Nonlin. Processes Geophys., 29, 301–315,Short summary
In this study, we successfully built and evaluated machine learning models for predicting water level dynamics as a proxy for compound flooding hazards in a data-scarce delta. The issues that we tackled here are data scarcity and low computational resources for building flood forecasting models. The proposed approach is suitable for use by local water management agencies in developing countries that encounter these issues.
Benjamin Walleshauser and Erik Bollt
Nonlin. Processes Geophys., 29, 255–264,Short summary
As sea surface temperature (SST) is vital for understanding the greater climate of the Earth and is also an important variable in weather prediction, we propose a model that effectively capitalizes on the reduced complexity of machine learning models while still being able to efficiently predict over a large spatial domain. We find that it is proficient at predicting the SST at specific locations as well as over the greater domain of the Earth’s oceans.
Raphael Kriegmair, Yvonne Ruckstuhl, Stephan Rasp, and George Craig
Nonlin. Processes Geophys., 29, 171–181,Short summary
Our regional numerical weather prediction models run at kilometer-scale resolutions. Processes that occur at smaller scales not yet resolved contribute significantly to the atmospheric flow. We use a neural network (NN) to represent the unresolved part of physical process such as cumulus clouds. We test this approach on a simplified, yet representative, 1D model and find that the NN corrections vastly improve the model forecast up to a couple of days.
Nonlin. Processes Geophys., 28, 409–422,Short summary
In geophysics we often need to analyse large samples of high-dimensional fields. Fortunately but counterintuitively, such high dimensionality can be a blessing, and we demonstrate how this allows simple analytical results to be derived. These results include estimates of correlations between sample members and how the sample mean depends on the sample size. We show that the properties of high dimensionality with success can be applied to climate fields, such as those from ensemble modelling.
Gerd Schädler and Marcus Breil
Nonlin. Processes Geophys., 28, 231–245,Short summary
We used regional climate networks (RCNs) to identify past heatwaves and droughts in Germany. RCNs provide information for whole areas and can provide many details of extreme events. The RCNs were constructed on the grid of the E-OBS data set. Time series correlation was used to construct the networks. Network metrics were compared to standard extreme indices and differed considerably between normal and extreme years. The results show that RCNs can identify severe and moderate extremes.
Jonathan M. Lilly and Paula Pérez-Brunius
Nonlin. Processes Geophys., 28, 181–212,Short summary
Long-lived eddies are an important part of the ocean circulation. Here a dataset for studying eddies in the Gulf of Mexico is created through the analysis of trajectories of drifting instruments. The method involves the identification of quasi-periodic signals, characteristic of particles trapped in eddies, from the displacement records, followed by the creation of a measure of statistical significance. It is expected that this dataset will be of use to other authors studying this region.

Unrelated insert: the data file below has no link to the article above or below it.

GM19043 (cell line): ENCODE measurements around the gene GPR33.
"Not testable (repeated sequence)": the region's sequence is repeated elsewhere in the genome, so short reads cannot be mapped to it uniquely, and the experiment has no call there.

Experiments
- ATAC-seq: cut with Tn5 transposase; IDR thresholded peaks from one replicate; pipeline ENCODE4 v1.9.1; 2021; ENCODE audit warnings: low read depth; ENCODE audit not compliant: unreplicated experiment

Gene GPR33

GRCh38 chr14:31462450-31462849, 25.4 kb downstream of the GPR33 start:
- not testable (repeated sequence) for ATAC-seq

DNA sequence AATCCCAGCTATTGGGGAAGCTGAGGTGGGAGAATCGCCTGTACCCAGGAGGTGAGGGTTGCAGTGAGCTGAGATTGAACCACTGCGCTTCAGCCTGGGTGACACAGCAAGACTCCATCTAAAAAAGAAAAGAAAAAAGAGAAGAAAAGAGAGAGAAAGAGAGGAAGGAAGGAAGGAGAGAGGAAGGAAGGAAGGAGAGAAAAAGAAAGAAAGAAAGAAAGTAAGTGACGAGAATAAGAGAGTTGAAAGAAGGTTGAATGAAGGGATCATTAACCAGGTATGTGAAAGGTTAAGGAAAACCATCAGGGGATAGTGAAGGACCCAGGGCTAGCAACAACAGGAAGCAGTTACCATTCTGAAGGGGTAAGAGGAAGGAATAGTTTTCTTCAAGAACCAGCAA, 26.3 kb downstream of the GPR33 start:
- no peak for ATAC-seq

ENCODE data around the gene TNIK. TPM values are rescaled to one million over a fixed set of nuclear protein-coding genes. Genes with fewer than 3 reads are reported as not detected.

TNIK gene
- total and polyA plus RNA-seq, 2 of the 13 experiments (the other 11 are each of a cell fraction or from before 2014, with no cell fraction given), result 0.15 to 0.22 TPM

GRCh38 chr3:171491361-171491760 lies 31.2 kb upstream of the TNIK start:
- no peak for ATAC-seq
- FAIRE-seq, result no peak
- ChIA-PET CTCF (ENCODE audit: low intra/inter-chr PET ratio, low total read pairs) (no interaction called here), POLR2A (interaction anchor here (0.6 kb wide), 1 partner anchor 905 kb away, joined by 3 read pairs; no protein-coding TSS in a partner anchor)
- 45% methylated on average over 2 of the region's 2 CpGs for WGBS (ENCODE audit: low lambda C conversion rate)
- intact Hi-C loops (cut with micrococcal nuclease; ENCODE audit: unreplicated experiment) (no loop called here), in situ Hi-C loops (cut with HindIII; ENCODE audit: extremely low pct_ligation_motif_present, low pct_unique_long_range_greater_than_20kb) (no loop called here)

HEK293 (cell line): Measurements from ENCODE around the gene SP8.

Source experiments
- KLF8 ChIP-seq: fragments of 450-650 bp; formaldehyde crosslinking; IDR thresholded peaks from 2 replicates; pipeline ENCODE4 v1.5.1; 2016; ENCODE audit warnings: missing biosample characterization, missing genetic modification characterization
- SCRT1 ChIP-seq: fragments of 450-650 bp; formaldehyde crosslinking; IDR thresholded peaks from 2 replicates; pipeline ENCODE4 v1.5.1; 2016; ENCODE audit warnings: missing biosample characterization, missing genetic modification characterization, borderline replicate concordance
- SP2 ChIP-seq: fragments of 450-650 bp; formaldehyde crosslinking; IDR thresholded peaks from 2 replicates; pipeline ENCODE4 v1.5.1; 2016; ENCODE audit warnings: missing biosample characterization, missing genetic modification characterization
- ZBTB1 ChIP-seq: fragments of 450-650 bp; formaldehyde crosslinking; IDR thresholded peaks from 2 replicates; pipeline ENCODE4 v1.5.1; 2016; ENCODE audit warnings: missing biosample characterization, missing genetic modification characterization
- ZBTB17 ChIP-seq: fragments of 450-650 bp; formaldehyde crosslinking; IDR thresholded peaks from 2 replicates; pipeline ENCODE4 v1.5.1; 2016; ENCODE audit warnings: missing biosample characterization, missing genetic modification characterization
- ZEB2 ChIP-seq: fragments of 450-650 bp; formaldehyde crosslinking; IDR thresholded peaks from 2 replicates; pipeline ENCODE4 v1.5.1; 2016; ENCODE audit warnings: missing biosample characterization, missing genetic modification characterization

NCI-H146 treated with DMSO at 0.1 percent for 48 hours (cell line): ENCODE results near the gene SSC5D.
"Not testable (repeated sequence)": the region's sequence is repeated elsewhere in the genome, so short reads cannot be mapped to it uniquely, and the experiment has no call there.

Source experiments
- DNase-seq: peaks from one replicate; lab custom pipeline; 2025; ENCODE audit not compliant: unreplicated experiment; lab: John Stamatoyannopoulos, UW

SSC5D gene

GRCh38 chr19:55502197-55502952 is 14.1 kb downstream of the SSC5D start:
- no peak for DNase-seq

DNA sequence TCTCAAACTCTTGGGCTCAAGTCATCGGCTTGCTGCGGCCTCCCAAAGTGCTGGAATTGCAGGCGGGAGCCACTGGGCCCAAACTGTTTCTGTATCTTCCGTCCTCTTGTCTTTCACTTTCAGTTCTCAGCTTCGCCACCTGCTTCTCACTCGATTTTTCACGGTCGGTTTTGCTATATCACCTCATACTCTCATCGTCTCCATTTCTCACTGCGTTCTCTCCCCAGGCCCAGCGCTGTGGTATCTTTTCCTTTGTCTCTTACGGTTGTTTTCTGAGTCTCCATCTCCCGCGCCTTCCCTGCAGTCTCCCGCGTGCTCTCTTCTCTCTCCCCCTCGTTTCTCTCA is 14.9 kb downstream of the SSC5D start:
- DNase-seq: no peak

Cristian Lussana, Thomas N. Nipen, Ivar A. Seierstad, and Christoffer A. Elo
Nonlin. Processes Geophys., 28, 61–91,Short summary
An unprecedented amount of rainfall data is available nowadays, such as ensemble model output, weather radar estimates, and in situ observations from networks of both traditional and opportunistic sensors. Nevertheless, the exact amount of precipitation, to some extent, eludes our knowledge. The objective of our study is precipitation reconstruction through the combination of numerical model outputs with observations from multiple data sources.
Dylan Harries and Terence J. O'Kane
Nonlin. Processes Geophys., 27, 453–471,Short summary
Different dimension reduction methods may produce profoundly different low-dimensional representations of multiscale systems. We perform a set of case studies to investigate these differences. When a clear scale separation is present, similar bases are obtained using all methods, but when this is not the case some methods may produce representations that are poorly suited for describing features of interest, highlighting the importance of a careful choice of method when designing analyses.
Jaqueline Lekscha and Reik V. Donner
Nonlin. Processes Geophys., 27, 261–275,
Moritz N. Lang, Sebastian Lerch, Georg J. Mayr, Thorsten Simon, Reto Stauffer, and Achim Zeileis
Nonlin. Processes Geophys., 27, 23–34,Short summary
Statistical post-processing aims to increase the predictive skill of probabilistic ensemble weather forecasts by learning the statistical relation between historical pairs of observations and ensemble forecasts within a given training data set. This study compares four different training schemes and shows that including multiple years of data in the training set typically yields a more stable post-processing while it loses the ability to quickly adjust to temporal changes in the underlying data.
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This paper investigates the potential of a type of deep generative neural network to produce realistic weather situations when trained from the climate of a general circulation model. The generator represents the climate in a compact latent space. It is able to reproduce many aspects of the targeted multivariate distribution. Some properties of our method open new perspectives such as the exploration of the extremes close to a given state or how to connect two realistic weather states.
This paper investigates the potential of a type of deep generative neural network to produce...